Provision of travel medicine advice through community pharmacies

assessment of knowledge, attitudes and practices of pharmacists in Malaysia

Nur Akmar Taha, Yee Lian See

Research output: Contribution to journalArticle

Abstract

Objectives: The risk for travel-related illnesses has increased with significant growth in international travel, but very few travellers seek travel advice. Community pharmacists can play a vital role in the provision of travel medicine advice due to their accessibility. This study aimed to assess travel medicine knowledge, attitudes and practices (KAP) among community pharmacists in Kuala Lumpur, Malaysia. Methods: A self-administered KAP questionnaire was distributed to a convenience sample of pharmacists in Kuala Lumpur identified from the list of licensed community pharmacists in Malaysia year 2014. Key findings: Questionnaires were returned by 111 pharmacists of 143 distributed (response rate, 78%). Most of the respondents (82%) were not trained in travel medicine. Overall, mean knowledge score was 4.4 (± 1.7), indicating a moderate level of knowledge on a variety of travel-related health issues. Community pharmacists who graduated from foreign universities possessed significantly higher knowledge scores than did those who graduated locally (P < 0.05). The majority had a positive attitude towards travel medicine. A vast majority provided travel medicine advice mainly to adults who travel as tourists, and the primary travel advice given was on traveller's diarrhoea. Conclusion: There are gaps in the knowledge and practice of travel medicine among Malaysian pharmacists. Positive attitudes of pharmacists towards travel medicine and appropriate interventions, such as incorporation of travel medicine in local pharmacy curricula, continuous pharmacy education or certified training may improve the quality of travel advice given and allow pharmacists to be recognised as a credible source of information on travel medicine.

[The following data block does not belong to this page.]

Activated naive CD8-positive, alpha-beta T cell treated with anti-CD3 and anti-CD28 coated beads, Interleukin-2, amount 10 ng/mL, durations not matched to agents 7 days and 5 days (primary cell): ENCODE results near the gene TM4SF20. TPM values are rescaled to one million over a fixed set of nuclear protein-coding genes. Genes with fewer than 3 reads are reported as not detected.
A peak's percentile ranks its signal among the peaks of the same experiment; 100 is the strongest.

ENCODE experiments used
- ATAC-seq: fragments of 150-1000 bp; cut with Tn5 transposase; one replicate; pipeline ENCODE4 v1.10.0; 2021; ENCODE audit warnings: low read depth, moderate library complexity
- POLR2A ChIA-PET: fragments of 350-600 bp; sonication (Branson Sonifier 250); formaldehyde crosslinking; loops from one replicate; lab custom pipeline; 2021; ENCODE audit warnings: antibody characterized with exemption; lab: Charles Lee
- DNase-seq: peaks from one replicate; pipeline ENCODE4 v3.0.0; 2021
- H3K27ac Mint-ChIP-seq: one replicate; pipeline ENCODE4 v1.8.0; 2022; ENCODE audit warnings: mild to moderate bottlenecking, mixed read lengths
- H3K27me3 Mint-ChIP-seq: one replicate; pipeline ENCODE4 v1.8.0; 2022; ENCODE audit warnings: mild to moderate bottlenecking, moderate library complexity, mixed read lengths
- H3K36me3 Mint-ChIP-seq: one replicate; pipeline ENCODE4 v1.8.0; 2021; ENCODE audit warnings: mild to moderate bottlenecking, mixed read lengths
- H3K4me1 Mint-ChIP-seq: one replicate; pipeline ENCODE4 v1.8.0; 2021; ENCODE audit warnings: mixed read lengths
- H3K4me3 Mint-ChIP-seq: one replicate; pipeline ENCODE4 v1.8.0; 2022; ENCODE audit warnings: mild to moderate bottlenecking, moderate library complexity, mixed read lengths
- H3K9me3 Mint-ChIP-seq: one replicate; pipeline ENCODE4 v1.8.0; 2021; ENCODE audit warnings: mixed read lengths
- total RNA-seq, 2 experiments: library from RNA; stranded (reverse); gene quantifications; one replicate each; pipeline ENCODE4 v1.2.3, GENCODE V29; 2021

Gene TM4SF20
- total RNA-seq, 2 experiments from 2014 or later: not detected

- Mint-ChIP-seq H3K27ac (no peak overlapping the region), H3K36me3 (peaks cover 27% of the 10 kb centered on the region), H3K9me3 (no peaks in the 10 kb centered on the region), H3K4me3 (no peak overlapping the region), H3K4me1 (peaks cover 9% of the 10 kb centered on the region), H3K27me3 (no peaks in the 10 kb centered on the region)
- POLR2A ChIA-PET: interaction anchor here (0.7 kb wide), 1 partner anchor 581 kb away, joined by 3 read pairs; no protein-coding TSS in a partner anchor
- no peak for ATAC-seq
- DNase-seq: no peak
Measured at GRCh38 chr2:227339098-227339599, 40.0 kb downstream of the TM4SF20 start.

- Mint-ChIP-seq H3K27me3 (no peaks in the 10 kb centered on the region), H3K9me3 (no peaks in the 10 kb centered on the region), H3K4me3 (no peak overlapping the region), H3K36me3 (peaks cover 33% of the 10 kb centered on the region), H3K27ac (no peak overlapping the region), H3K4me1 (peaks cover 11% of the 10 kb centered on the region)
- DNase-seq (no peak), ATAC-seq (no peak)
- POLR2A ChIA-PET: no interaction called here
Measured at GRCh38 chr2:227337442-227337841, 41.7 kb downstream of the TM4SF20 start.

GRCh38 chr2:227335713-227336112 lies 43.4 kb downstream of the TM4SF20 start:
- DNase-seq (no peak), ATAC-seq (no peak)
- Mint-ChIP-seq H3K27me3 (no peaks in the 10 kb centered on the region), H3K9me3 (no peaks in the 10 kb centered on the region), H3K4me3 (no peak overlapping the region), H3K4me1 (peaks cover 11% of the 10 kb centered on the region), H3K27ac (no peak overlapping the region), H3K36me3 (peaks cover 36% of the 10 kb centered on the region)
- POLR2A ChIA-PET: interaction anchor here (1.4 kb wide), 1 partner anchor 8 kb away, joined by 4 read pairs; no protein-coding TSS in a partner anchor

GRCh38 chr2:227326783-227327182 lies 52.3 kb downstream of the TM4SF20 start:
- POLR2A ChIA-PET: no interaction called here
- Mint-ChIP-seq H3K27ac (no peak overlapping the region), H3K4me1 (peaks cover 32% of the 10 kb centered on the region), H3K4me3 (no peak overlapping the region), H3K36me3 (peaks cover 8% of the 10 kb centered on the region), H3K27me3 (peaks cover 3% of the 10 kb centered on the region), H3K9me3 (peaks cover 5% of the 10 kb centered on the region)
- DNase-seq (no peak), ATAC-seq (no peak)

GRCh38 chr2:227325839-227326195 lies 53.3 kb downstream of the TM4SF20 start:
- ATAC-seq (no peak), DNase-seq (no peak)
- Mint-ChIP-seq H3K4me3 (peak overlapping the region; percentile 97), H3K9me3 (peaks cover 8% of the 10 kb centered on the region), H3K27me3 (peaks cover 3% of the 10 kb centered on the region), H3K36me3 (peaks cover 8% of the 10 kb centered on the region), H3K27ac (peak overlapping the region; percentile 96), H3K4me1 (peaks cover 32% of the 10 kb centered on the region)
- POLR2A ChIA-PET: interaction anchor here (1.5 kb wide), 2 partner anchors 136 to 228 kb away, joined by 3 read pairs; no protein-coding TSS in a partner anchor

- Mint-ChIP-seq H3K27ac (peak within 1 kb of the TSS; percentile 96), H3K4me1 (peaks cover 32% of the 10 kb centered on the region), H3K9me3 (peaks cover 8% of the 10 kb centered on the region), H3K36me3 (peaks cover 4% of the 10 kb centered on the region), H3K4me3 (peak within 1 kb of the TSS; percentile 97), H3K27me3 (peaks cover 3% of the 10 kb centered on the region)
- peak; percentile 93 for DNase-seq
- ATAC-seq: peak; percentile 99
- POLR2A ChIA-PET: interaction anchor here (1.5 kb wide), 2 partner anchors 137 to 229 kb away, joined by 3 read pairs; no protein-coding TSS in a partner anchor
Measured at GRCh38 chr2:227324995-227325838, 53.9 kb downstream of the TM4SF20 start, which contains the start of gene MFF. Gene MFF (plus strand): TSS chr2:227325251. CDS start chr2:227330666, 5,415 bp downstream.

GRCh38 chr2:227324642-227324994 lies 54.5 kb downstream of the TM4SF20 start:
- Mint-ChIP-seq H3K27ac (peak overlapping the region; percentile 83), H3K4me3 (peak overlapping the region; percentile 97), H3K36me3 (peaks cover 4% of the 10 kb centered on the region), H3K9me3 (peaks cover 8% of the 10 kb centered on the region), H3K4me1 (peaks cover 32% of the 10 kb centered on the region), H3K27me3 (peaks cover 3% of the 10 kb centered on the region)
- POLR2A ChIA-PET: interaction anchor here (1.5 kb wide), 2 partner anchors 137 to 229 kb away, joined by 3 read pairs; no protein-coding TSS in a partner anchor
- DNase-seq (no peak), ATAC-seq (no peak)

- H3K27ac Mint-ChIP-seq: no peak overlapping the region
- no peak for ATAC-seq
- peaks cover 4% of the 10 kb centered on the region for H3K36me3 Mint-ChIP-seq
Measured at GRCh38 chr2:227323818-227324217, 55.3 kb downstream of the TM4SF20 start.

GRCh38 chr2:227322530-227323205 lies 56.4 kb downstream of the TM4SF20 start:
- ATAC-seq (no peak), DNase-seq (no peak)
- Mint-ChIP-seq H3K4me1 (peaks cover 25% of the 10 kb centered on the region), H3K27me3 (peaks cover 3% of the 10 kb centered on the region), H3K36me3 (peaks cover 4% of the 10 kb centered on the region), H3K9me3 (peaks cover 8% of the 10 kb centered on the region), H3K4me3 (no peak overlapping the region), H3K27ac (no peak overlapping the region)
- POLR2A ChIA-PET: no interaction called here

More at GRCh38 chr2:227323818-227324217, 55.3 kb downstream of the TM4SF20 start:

Original languageEnglish
Pages (from-to)326-332
Number of pages7
JournalInternational Journal of Pharmacy Practice
Volume24
Issue number5
DOIs
Publication statusPublished - 1 Oct 2016

Fingerprint

Travel Medicine
Health Knowledge, Attitudes, Practice
Pharmacies
Malaysia
Pharmacists
Medicine
Pharmacy Education
Curriculum
Curricula
Diarrhea
Education
Health

ASJC Scopus subject areas

  • Pharmacy
  • Pharmaceutical Science
  • Health Policy
  • Public Health, Environmental and Occupational Health

Cite this

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title = "Provision of travel medicine advice through community pharmacies: assessment of knowledge, attitudes and practices of pharmacists in Malaysia",
abstract = "Objectives: The risk for travel-related illnesses has increased with significant growth in international travel, but very few travellers seek travel advice. Community pharmacists can play a vital role in the provision of travel medicine advice due to their accessibility. This study aimed to assess travel medicine knowledge, attitudes and practices (KAP) among community pharmacists in Kuala Lumpur, Malaysia. Methods: A self-administered KAP questionnaire was distributed to a convenience sample of pharmacists in Kuala Lumpur identified from the list of licensed community pharmacists in Malaysia year 2014. Key findings: Questionnaires were returned by 111 pharmacists of 143 distributed (response rate, 78{\%}). Most of the respondents (82{\%}) were not trained in travel medicine. Overall, mean knowledge score was 4.4 (± 1.7), indicating a moderate level of knowledge on a variety of travel-related health issues. Community pharmacists who graduated from foreign universities possessed significantly higher knowledge scores than did those who graduated locally (P < 0.05). The majority had a positive attitude towards travel medicine. A vast majority provided travel medicine advice mainly to adults who travel as tourists, and the primary travel advice given was on traveller's diarrhoea. Conclusion: There are gaps in the knowledge and practice of travel medicine among Malaysian pharmacists. Positive attitudes of pharmacists towards travel medicine and appropriate interventions, such as incorporation of travel medicine in local pharmacy curricula, continuous pharmacy education or certified training may improve the quality of travel advice given and allow pharmacists to be recognised as a credible source of information on travel medicine.",
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